and subdue it. Have dominion over the fish of the

sea, the birds of the air and all the living things

that move on the earth.” (Chapter 1 verses 26 to 28)

The Lord God formed man out of the clay of the

ground and blew into his nostrils the breath of life,

and so man became a living being. (Chapter 2, verse 7).

Now, the question Archbishop Okogie has to is this: Which part of man is the image of God which enables him to have dominion over the earth (and in future over the moon and stars), or which enables him, in the’ words of Revds. Jamieson, Fausset and Brown in their Commentary on the Whole Bible “to he God’s representative clothed with authority and rule as visible head and monarch of the world?”. Is it his body which is ordinary clay, and which, no matter what amount of care you give to it, can never make him as strong and powerful as an ordinary dog not to talk of a lion, tiger, or elephant, over all of which he is monarch and has dominion?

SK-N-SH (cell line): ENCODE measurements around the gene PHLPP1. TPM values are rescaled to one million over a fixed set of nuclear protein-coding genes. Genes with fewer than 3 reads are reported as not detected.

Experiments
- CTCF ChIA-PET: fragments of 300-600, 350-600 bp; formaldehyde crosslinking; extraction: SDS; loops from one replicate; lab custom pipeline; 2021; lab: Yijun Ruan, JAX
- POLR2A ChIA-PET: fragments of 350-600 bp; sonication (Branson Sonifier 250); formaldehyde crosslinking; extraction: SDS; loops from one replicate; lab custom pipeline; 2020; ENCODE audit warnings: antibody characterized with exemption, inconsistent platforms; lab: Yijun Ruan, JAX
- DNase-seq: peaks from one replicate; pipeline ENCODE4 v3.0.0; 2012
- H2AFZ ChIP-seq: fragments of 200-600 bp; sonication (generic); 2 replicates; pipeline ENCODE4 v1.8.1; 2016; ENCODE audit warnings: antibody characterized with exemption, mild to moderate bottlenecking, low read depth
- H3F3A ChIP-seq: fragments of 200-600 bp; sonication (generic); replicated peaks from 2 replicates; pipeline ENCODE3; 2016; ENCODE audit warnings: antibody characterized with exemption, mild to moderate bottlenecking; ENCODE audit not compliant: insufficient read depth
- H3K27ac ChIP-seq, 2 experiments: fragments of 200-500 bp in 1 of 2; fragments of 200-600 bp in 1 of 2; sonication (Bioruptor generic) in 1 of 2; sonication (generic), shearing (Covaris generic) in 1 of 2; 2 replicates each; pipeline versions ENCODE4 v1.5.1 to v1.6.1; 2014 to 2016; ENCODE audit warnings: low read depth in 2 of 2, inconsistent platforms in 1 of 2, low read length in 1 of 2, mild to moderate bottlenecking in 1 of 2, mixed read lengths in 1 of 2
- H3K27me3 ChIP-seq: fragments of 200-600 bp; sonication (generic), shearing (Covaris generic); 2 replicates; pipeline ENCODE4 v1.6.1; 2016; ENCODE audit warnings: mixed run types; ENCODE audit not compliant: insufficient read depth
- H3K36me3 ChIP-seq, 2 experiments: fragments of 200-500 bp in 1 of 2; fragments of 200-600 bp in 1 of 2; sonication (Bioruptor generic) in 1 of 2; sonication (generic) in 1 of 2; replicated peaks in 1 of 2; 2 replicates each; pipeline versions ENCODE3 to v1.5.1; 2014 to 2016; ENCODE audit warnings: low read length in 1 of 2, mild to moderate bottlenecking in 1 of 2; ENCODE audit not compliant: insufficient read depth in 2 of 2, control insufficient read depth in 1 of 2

Man is a manifestation of three phenomena. The first is the soul which is the indwelling God. The second is the subjective mind which is the seat of man’s reasoning facility. The third is the objective mind which can see, hear, smell touch, and taste but cannot comprehend what it sees, hears, smells, touches and tastes without the reasoning and interpretative aids of the subjective mind.  Man’s Soul being the same in quality as God Himself is invisible, intangible, and imperceptible. By itself it does nothing directly save through the intervention of the subjective mind which in turn uses the objective mind — that is the body of man — as an instrument for data collection, and the accomplishment of visible and tangible objects.